Many Americans have a hobby. If they are well off, they are likely to combine this activity with investing.
A study released last week by BMO Private Bank found that more than half of affluent Americans engaged in some form of hobby investing—sometimes called passion investing.
This involves adding collectible assets to an investment portfolio as both a means of diversification and a way to have and hold things investors love most.
BMO Private Bank found that wealthy Americans surveyed in the study were most passionate about investing in the following items:
- Classic cars—24%
- Sports memorabilia—24%
“We’re finding that an increasing number of our clients are engaging in some form of hobby investing,” the bank’s chief investment officer, Jack Ablin, said in a statement.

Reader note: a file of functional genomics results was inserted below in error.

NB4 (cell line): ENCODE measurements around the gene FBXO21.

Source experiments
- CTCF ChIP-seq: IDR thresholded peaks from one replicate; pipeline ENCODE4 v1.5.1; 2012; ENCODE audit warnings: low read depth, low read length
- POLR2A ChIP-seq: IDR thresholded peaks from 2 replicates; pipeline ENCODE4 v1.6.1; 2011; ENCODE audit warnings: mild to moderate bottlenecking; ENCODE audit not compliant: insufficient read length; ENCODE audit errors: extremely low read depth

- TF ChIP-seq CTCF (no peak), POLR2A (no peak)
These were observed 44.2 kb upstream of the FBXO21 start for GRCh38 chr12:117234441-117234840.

“People who choose to invest in their hobbies often do so because it allows them to feel a sense of engagement without having to spend a lot of time on them. Many hobby investors are keen to create a legacy to pass on to their heirs — one that is unique to them and reflects their interests.”
BMO Private Bank said the study was the last in a series examining trends among high-net-worth Americans. It was based on an online survey conducted by Pollara in the spring of 2013 with a sample of 482 American adults who had at least $1 million in investable assets.
‘Fun,’ with a Caution
Sixty-two percent of respondents said they engaged in hobby investing simply because it was “fun,” while 54% said they did so to combine their interest with investing, and 40% wanted something unique to pass on to their heirs.
Thirty-nine percent considered such investments sound, and expected them to grow in value.